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Georgia no longer a regional hub for re-exporting used cars

21 March 2017
Car market of Rustavi (Sulkhan Bordzikashvili/OC Media)

Georgia used to be a regional hub for importing and then re-exporting used cars across the Caucasus and Central Asia. Import tariffs from the Russian-led Eurasian Economic Union as well as regulations on older and right-hand drive cars have stripped the car markets of Rustavi of this valuable trade.

The car market in Rustavi, a city 25 km south-east of the capital Tbilisi, is the biggest of its kind in Georgia. People from around the country and from other former Soviet republics come here to buy cars. Recently, it has remained filled with cars, the majority imported from Japan. Sellers complain that sales have been falling. They believe that the state of the country’s economy is behind the slowdown, as well as restrictions on car exports from Georgia in Armenia, Azerbaijan, and Kazakhstan.

The first major blow to the market was an agreement between Russia, Belarus, and Kazakhstan to create joint economic zone, which came to force from January 2012. This dramatically increased tariffs for cars imported from third party countries — including Georgia — into members of the new Eurasian Customs Union. Export of cars to Kazakhstan, previously the top importer of cars from Georgia, abruptly stopped.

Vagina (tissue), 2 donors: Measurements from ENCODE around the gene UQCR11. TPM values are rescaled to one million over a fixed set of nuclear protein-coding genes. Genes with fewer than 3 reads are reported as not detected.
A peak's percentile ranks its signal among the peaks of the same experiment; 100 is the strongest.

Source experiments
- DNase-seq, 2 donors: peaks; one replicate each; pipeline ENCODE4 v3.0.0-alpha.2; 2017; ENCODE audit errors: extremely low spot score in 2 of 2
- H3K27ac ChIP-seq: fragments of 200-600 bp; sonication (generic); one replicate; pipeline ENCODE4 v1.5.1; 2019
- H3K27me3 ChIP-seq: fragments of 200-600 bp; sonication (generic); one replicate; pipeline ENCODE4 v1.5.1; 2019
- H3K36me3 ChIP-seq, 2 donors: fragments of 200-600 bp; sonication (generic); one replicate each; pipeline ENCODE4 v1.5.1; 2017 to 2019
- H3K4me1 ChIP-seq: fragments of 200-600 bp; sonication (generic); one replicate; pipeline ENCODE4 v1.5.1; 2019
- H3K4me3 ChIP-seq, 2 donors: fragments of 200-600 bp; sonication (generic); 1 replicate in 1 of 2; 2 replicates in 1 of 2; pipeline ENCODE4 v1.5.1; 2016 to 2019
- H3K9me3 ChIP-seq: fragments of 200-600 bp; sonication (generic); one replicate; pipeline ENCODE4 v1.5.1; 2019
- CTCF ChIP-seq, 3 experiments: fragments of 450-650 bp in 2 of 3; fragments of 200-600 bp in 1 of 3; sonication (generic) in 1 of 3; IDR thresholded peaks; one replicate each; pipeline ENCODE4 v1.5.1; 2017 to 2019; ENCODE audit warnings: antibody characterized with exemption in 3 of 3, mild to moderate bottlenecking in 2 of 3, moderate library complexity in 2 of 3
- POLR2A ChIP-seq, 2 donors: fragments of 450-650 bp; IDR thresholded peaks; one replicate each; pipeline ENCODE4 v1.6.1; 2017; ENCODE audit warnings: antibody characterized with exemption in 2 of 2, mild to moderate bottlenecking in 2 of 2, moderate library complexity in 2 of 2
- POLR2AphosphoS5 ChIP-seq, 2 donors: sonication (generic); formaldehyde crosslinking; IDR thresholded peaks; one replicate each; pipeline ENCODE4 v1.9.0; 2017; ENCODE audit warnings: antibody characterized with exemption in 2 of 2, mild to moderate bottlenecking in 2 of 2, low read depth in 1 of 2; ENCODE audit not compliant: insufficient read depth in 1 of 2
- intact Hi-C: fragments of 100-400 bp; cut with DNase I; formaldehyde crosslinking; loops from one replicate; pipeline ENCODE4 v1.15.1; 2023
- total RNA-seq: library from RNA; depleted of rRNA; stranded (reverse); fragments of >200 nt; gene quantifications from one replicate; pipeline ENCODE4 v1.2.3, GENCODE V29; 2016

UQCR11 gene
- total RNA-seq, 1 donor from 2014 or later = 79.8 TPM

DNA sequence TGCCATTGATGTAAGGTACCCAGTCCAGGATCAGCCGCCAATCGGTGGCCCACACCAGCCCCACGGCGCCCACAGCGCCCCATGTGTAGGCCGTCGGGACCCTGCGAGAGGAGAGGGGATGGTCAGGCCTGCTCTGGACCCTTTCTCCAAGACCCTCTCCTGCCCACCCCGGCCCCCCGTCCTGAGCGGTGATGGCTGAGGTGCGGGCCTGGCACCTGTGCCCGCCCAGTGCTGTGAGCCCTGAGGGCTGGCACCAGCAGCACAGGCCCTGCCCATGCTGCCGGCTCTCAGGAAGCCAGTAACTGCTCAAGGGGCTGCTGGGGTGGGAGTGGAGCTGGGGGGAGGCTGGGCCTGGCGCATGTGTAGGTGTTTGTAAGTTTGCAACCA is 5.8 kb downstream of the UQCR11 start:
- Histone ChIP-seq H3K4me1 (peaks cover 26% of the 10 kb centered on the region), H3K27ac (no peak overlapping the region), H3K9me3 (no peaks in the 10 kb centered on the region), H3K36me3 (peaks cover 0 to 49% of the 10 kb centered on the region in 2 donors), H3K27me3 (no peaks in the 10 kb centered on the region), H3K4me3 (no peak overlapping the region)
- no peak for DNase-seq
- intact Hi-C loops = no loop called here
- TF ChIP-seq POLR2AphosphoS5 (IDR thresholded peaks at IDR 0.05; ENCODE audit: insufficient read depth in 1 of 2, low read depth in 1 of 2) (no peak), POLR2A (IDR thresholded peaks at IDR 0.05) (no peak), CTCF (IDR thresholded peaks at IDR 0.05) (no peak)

The second blow came when Azerbaijan, Georgia’s second biggest importer of cars, established new regulations prohibiting imports of cars produced before 2005. Later, excise taxes for cars produced after 2005 were also increased, further hurting Rustavi’s car market.

The third blow was Armenia’s decision to join the Eurasian Customs Union, extending tariffs on car imports to the country. Armenia was Georgia’s third biggest importer of cars.

As a result, Georgia has lost its position as the regional leader in re-exporting cars.

Georgia cracking down on cars with right-hand drive

Car market of Rustavi (Sulkhan Bordzikashvili/OC Media)

From January 2017, a new law came into force in Georgia tripling excise duties on cars with right-hand drive. Cars sellers in Rustavi tell us that they mainly import cars from Japan, because they are relatively new, are cheap, and their only downside is that they have the steering wheel on the right.


People protested against the draft law in several Georgian cities when it was introduced to parliament.

The new law, which came to force in January, also reduced taxes on hybrid vehicles produced less than six years ago by 60% (50% for hybrids produced more than six years ago).

When OC Media met with car sellers in Rustavi, most of them avoided speaking openly with us, claiming that it won’t change anything.

One car dealer, who didn’t wish to mention his name, told us that many sellers have already decided to leave the car market, and that the situation is becoming worse every day.

‘I have been working for four years here, and this was the final straw, cars aren’t sold here anymore. No one wants to buy anything. I have only two cars left. I will try to sell them somehow and then it’s over, I won’t come here anymore’, he said.